We then proceeded to assess correlations of WHSC1L1 expression with various clinicopathological parameters, such as overall and progression-free survival, age, gender, primary site, tumor size (T), nodal stage (N), TNM stage, grade, smoking history and human papilloma virus status in SCCHN patients with local or locoregionally advanced disease who were treated with either surgery with or without adjuvant chemoradiation, or definitive chemoradiation. A summary of the data is shown in Table 1. The analysis revealed significant correlation of high WHSC1L1 expression levels (+2, +3 IHC score) with poor differentiation grade (Figure 1C) and heavier smoking history (Figure 1D). More specifically, 81% of patients with poor differentiation grade had significantly higher WHSC1L1, compared to 31% of patients with well differentiated SCCHN (logistic regression, P=0.004). In addition, 70% of patients with heavy smoking history (>40 pack/years) had significantly higher WHSC1L1 staining compared to 49% of patients with less than 29 pack/years of smoking history and this difference was statistically significant (logistic regression, P=0.021). No statistically significant associations with age, gender, primary site, HPV status, tumor stage, or nodal stage were found. No associations with overall and progression-free survival were found either, though this study was not powered to detect survival differences.

Table 1: Clinicopathological correlations of dichotomized WHSC1L1 expression by IHC in locoregionally advanced SCCHN

Clinicopathological Parameters

WHSC1L1

P value

Low (0,+1)
(n = 41)

High (+2,+3)
(n = 64)

Gender

0.45

 Female

10

20

 Male

31

44

Age (mean)

57

57.5

0.52

 Primary site

0.64

 Hypopharynx

6

11

 Larynx

9

17

 Tongue

10

9

 Tonsil

16

24

Smoking status1

0.021

 0-29py

24

23

 30-39py

2

10

 >=40py

9

21

Grade1

0.004

 Well differentiated

1

5

 Moderately differentiated

11

19

 Poorly differentiated

4

17

Stage1

0.26

 I

6

4

 II

0

1

 III

4

4

 IVA/B

31

50

T1

0.69

 T1

9

15

 T2

7

14

 T3

7

9

 T4

15

20

N1

0.41

 N0

17

13

 N1

2

8

 N2

20

37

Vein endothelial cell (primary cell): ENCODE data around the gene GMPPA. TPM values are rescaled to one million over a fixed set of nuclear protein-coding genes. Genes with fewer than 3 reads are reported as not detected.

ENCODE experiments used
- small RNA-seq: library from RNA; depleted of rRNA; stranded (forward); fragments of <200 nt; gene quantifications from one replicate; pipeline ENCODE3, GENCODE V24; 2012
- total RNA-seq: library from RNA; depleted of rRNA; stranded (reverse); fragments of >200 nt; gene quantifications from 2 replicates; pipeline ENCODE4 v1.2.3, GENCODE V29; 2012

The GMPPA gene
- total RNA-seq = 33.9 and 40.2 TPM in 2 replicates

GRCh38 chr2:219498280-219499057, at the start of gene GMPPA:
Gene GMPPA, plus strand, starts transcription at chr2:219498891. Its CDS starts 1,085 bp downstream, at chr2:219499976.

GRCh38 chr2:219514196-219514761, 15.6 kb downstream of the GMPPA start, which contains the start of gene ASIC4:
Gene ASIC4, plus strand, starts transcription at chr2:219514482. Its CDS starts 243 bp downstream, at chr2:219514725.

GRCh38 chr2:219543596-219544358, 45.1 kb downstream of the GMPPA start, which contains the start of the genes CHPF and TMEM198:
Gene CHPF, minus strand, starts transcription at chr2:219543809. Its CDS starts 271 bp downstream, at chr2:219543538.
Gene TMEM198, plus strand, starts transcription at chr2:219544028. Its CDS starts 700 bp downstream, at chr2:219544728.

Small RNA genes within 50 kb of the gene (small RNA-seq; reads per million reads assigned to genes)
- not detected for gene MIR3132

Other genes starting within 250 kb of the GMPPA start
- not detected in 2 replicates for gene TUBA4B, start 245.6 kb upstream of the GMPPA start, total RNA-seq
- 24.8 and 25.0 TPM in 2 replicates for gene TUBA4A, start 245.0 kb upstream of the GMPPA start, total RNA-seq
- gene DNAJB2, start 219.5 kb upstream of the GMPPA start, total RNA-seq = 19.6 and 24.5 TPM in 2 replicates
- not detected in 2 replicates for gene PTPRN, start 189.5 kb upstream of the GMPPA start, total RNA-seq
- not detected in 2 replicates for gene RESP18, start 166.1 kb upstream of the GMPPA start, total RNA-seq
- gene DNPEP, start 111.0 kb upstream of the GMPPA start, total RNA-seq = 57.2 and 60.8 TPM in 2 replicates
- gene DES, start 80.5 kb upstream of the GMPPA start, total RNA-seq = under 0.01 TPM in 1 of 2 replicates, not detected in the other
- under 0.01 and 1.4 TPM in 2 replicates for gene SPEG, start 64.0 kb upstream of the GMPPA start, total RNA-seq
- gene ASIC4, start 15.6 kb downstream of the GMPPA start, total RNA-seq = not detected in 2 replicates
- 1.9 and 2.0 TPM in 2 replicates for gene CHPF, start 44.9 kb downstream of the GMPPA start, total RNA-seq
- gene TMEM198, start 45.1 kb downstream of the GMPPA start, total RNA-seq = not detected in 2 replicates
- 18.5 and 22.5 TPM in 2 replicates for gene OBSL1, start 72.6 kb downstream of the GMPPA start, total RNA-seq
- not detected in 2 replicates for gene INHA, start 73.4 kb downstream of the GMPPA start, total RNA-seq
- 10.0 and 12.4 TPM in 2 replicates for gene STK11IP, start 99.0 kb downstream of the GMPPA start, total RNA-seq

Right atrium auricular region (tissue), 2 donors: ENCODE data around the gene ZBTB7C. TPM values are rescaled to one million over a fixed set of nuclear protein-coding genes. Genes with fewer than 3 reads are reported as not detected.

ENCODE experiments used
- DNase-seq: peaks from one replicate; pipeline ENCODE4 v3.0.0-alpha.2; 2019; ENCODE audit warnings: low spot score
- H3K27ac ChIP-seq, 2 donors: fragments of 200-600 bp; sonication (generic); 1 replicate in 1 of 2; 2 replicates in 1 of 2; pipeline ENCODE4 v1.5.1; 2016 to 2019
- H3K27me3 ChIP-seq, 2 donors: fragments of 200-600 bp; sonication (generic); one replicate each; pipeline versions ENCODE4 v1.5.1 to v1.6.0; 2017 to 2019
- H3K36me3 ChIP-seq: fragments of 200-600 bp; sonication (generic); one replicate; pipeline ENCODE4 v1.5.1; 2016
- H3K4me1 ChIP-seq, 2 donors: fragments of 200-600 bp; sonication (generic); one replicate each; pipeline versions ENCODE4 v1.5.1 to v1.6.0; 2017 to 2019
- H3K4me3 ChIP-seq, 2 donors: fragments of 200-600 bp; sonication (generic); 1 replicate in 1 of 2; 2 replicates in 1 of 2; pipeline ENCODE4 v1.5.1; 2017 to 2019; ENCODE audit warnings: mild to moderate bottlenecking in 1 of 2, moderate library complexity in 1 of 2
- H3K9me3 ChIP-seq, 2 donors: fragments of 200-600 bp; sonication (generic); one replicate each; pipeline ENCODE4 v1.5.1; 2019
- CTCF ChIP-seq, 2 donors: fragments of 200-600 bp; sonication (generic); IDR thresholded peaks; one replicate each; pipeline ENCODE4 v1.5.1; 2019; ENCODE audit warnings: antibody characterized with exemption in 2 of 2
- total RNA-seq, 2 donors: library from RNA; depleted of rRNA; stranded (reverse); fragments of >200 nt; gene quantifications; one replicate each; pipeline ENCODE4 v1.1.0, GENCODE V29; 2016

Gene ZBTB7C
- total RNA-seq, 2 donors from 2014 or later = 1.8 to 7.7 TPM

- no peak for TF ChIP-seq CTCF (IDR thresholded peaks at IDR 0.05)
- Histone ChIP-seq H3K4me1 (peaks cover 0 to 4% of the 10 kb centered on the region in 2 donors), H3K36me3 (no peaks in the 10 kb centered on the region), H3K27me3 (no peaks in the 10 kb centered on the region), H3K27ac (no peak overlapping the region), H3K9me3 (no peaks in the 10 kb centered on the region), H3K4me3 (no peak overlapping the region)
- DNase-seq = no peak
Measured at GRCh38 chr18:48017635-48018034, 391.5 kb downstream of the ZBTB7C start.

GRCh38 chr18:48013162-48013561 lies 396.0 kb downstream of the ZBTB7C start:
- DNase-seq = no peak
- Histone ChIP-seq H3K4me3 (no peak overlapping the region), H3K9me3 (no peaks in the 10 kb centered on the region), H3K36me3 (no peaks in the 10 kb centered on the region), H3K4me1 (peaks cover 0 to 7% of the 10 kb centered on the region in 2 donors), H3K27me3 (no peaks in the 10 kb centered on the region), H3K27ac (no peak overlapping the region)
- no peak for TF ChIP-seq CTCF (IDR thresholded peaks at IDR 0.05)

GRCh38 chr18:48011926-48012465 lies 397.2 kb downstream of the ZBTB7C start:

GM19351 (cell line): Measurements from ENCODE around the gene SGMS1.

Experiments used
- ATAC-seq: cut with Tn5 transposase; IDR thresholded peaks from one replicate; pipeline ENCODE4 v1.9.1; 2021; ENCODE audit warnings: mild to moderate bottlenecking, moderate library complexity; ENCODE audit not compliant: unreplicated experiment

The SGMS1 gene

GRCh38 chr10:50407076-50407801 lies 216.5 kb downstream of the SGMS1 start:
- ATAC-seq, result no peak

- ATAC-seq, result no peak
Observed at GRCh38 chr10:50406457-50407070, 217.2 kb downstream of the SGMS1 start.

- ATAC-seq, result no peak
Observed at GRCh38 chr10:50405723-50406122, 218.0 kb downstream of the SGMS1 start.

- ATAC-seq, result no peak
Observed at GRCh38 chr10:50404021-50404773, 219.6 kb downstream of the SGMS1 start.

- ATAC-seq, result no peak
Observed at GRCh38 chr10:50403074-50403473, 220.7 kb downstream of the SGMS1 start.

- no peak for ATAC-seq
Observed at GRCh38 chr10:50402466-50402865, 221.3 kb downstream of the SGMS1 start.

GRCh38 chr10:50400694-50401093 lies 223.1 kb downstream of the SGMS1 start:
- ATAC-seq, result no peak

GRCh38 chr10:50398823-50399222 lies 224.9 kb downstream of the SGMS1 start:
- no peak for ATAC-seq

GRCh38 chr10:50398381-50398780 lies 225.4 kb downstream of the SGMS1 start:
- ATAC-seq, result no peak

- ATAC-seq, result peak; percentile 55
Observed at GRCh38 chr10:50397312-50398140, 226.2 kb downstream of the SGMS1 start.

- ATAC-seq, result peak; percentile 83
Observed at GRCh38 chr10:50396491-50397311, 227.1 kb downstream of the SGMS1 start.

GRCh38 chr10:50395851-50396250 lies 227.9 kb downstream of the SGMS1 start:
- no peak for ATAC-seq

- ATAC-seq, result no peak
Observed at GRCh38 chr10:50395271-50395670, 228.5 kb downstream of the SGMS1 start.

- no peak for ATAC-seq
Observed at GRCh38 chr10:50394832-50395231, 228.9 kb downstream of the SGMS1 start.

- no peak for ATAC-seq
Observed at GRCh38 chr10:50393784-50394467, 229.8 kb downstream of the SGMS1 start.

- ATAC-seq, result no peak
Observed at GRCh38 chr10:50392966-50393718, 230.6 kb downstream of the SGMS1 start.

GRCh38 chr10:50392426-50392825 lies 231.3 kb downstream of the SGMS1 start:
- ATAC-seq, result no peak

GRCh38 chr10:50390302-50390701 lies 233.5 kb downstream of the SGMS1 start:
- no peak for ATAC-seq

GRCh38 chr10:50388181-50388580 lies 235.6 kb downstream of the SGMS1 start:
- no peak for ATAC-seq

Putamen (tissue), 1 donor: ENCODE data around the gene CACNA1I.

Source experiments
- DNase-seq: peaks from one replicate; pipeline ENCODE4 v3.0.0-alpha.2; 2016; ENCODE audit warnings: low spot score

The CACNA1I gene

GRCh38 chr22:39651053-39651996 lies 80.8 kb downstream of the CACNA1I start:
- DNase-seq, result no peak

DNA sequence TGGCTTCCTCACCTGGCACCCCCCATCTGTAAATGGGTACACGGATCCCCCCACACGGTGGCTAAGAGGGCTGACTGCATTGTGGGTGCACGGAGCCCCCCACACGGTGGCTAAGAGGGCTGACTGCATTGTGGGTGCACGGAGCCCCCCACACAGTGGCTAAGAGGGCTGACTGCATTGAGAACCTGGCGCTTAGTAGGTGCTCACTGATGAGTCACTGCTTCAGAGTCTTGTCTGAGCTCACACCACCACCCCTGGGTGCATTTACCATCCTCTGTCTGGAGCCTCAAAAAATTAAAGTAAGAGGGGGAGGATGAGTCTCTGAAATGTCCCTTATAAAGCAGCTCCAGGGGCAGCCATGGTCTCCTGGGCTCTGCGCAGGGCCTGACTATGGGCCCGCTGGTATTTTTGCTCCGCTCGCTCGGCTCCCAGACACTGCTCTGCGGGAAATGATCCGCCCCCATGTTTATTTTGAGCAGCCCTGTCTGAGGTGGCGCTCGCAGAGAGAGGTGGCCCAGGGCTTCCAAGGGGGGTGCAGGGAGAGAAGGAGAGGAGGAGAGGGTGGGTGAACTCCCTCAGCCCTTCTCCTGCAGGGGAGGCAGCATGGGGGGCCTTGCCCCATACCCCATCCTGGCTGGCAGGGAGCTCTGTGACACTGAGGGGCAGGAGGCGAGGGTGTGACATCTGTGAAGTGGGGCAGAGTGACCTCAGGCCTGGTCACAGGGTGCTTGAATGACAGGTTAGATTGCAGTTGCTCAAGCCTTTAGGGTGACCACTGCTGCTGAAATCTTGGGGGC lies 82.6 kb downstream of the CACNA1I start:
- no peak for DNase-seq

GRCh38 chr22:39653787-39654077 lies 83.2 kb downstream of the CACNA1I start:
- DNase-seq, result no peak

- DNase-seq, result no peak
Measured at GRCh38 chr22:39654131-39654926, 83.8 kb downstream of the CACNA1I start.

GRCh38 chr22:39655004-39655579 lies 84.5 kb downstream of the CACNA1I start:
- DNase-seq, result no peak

N3

2

4

HPV status1

0.68

 p16+

17

12

 p16-

36

21

1 Patients with missing data excluded

WHSC1L1 is overexpressed in squamous cell carcinoma cell lines and its knockdown decreases cell viability

To assess the expression pattern of WHSC1L1 in SCCHN cell lines, mRNA expression analysis of WHSC1L1 was performed in a panel of 12 SCCHN cell lines (Supplementary Table S1). Significant overexpression of WHSC1L1 was observed in 6 of 12 (50%) SCCHN cell lines compared to a normal keratinocyte cell line (KGM) used as a control (Figure 2A). Western blotting analysis for WHSC1L1 was also performed in 9 SCCHN cell lines and revealed overexpression of WHSC1L1 (162kD) in 2 of 9 SCCHN cell lines (22%) (Supplementary Figure S1). To examine the importance of WHSC1L1 in cell proliferation and survival, RNA interference experiments were conducted in a HPV-positive (UD-SCC-2) and two HPV-negative cell lines (YD-10B and HN13) with endogenous WHSC1L1 overexpression, using two different WHSC1L1-specific siRNAs (siWHSC1L1#1 and siWHSC1L1#2) and a control siRNA (siNC). Knockdown of WHSC1L1 was confirmed at the protein level (Figure 2B, Supplementary Figure S2) and cell viability was measured by an MTT assay (Cell Counting Kit-8) on day 6 of siRNA treatment. Knockdown of WHSC1L1 significantly decreased the viability of both the HPV-positive and the two HPV-negative SCCHN cell lines (Figure 2C). The data above support that WHSC1L1 knockdown decreases the cell proliferation and/or survival of SCCHN cells.